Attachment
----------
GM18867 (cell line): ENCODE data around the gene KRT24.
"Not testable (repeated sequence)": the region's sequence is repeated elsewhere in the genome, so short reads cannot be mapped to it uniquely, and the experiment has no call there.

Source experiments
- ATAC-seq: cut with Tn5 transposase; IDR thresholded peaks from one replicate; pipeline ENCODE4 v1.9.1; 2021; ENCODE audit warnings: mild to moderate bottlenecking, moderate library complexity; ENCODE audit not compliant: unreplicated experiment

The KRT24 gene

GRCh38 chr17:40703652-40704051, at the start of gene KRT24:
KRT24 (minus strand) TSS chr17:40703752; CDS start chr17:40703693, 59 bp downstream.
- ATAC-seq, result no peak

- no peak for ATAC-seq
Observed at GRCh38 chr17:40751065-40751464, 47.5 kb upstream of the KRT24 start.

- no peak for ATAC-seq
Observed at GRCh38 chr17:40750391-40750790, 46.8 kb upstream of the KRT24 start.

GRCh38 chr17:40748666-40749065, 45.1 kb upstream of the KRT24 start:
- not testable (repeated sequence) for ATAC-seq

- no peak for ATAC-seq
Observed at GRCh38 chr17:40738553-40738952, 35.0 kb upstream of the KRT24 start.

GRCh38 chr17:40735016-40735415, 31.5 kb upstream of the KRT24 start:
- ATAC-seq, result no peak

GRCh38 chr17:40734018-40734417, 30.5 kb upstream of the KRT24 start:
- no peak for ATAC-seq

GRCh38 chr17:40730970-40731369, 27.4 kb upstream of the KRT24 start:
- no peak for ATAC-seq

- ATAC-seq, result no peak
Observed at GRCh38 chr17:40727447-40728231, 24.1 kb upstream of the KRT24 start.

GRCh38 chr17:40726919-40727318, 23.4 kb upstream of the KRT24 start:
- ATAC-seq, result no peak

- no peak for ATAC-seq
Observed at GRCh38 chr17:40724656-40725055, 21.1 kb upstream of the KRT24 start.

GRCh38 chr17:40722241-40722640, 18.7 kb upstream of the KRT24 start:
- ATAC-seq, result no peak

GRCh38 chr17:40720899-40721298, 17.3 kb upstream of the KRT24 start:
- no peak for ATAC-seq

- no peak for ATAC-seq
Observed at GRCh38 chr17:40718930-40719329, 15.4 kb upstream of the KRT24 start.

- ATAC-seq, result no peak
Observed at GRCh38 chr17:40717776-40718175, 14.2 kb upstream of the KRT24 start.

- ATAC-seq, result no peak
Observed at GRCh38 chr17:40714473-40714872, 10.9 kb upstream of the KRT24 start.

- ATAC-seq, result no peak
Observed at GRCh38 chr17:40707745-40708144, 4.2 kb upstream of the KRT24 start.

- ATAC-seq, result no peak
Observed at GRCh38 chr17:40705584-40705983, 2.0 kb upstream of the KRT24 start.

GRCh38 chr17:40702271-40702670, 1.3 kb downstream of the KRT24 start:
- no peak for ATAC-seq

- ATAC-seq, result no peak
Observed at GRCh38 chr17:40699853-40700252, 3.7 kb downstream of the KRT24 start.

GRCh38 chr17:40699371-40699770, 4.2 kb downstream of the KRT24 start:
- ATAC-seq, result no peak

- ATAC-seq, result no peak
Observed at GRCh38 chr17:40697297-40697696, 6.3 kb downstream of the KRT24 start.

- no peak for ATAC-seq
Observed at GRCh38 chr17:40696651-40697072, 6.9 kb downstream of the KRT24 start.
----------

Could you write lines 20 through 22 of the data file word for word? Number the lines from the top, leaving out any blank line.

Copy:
- no peak for ATAC-seq

GRCh38 chr17:40730970-40731369, 27.4 kb upstream of the KRT24 start:
- no peak for ATAC-seq